Officials: 34 structures, mostly homes, destroyed by fire

SMITHVILLE, Texas— The Hidden Pines Fire in Bastrop County has caused 400 home evacuations, but many of the evacuated residents finally got some answers Thursday evening. 

In just three days, the fire has destroyed 34 structures along the way—most of them being homes. James Elam, the Smithville Fire Chief, says the department has 29 members, 17 working the very stubborn wildfire.

“Since this fire has started, I've only had six hours of sleep,” Chief Elam said. And as darkness fell on Thursday night, no sign of sleep as the Hidden Pines Fire still raged on, illuminating the night sky with an eerie orange glow that brings back bad memories of 2011.

Fire crews intentionally ignited some vegetation to create a firebreak. Earlier in the day, firefighters with the Smithville Volunteer Fire Department loaded up and headed back to the front lines.

“Bad. It's bad. Roads are getting, so we can't get down. Trees are falling, power poles are falling,” Chief Elam said.

Firefighters from all over the state, and as far away as Florida and Georgia, are helping fight.  Chief Elam says the Smithville community has helped them a great deal.  He says they've got enough water, Gatorade and food.

But now, they need money for repairs.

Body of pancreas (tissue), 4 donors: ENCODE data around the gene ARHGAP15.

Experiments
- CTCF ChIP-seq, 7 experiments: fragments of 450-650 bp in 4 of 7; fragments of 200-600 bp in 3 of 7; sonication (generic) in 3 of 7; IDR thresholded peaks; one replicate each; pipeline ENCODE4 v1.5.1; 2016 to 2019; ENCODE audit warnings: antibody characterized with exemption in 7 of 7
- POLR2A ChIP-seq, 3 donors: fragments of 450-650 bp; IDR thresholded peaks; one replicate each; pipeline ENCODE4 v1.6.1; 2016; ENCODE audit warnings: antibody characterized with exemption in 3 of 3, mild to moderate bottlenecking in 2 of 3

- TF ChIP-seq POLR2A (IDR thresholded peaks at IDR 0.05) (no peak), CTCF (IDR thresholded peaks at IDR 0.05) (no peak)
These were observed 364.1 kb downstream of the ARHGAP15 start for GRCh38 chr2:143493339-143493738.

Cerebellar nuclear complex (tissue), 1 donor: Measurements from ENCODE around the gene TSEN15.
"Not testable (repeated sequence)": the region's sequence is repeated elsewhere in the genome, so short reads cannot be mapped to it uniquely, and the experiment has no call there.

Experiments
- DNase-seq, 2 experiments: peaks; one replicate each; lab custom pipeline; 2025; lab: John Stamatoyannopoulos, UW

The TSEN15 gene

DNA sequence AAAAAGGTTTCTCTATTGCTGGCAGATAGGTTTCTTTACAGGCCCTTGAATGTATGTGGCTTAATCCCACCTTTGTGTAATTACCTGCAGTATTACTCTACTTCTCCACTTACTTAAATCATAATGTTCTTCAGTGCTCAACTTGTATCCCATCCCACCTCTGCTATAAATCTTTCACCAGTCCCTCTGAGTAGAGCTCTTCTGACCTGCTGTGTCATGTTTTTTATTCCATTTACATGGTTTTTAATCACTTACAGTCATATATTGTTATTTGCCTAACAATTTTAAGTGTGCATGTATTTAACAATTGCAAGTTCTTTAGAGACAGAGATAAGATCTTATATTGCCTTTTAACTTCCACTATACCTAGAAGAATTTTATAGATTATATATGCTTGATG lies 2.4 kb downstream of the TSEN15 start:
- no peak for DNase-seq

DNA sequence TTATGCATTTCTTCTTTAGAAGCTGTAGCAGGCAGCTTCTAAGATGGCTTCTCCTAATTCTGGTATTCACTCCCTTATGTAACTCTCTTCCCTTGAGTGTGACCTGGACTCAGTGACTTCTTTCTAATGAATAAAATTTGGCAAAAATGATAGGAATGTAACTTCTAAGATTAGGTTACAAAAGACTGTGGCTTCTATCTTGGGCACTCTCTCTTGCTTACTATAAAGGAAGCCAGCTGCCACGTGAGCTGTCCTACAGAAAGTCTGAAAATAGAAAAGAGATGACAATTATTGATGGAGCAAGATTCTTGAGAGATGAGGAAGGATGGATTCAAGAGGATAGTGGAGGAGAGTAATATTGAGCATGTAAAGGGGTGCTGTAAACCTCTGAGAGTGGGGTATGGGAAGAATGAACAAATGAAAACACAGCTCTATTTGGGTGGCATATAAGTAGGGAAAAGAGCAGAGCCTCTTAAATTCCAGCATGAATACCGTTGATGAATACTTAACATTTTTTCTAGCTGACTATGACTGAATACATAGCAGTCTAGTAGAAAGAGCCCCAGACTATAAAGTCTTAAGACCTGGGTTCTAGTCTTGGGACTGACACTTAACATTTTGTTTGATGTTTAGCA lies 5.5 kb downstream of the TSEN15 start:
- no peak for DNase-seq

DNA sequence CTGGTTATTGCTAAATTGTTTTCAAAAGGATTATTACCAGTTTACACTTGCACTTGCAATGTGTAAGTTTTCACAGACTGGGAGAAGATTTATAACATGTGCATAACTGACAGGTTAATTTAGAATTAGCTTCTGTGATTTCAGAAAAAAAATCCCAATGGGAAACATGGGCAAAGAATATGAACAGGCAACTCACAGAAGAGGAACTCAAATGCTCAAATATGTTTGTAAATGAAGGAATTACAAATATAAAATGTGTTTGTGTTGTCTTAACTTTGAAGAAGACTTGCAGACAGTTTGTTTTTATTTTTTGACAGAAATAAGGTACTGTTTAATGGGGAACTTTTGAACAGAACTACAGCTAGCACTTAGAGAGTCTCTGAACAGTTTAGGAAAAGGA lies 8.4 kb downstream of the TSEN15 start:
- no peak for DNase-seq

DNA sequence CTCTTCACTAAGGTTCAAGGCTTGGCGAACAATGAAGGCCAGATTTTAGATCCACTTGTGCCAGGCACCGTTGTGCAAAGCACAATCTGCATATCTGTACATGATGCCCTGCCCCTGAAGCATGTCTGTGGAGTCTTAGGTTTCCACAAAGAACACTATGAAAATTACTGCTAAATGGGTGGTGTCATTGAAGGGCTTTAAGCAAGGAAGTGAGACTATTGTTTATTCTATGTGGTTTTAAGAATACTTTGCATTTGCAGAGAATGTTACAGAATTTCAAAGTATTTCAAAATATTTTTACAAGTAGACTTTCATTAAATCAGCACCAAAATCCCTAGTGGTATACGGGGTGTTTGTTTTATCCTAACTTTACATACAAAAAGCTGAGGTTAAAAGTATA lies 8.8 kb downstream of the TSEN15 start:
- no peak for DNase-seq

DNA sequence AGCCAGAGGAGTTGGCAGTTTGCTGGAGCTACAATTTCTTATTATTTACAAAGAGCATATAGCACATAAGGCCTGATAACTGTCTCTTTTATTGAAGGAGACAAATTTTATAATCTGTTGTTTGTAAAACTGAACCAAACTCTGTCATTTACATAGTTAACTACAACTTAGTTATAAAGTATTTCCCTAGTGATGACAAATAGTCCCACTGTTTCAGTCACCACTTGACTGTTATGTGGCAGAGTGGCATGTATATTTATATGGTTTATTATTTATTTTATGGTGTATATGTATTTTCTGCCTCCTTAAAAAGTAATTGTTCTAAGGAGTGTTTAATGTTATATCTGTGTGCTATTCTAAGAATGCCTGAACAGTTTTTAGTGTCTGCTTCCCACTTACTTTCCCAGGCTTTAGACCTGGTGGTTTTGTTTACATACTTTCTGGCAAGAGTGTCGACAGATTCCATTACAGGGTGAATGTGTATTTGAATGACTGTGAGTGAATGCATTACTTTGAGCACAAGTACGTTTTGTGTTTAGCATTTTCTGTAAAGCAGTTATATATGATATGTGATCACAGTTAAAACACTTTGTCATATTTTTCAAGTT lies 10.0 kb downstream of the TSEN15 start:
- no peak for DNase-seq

“Mostly cash donations. We've got things breaking down, engines on trucks, oil filters, breather filters, just different stuff, hoses being burnt,” Elam said.

Late Thursday afternoon, at a community meeting, Bastrop County residents listened nervously as a list of addresses were read aloud— homes that are confirmed destroyed by the wildfire.

John Johnson's home was lost in the 2011 Bastrop fire, but this time he is not on the list.

“I saw the fire when it started.  I called 911 and reported it, and they didn't know about a fire, so I'm not sure I'm the first time but close to it,” Johnson said.

At the meeting, Bastrop county officials said 158 citizens are registered at the Rec Center where evacuees have been seeking shelter.

Some slept in cots at the center, others at hotels.  Johnson, his wife, and his dog Samari have high praise for the hotel they've been staying in.

“Those guys have been super sweet.  They don't take dogs, but they took my dog,” Johnson said. “When I told them he's housebroken, ‘you don't have to worry about anything like that,’ they said, ‘we'll clean to the mess don't worry about it. God bless you.’”

Johnson is thankful his home is safe, and he's anxious to get back to it.  Chief Elam is hoping to make that happen for everyone.

“Just trying to get this thing under control, man. “It's in God's hands now.  We need rain bad,” Elam said. Rain, however, doesn’t seem likely this weekend.

For a full list of the homes destroyed by the fires and how you can help, click here.  If you'd like to make some monetary donations, Bastrop county officials are telling the community to go to Bastrop County Long Term Recovery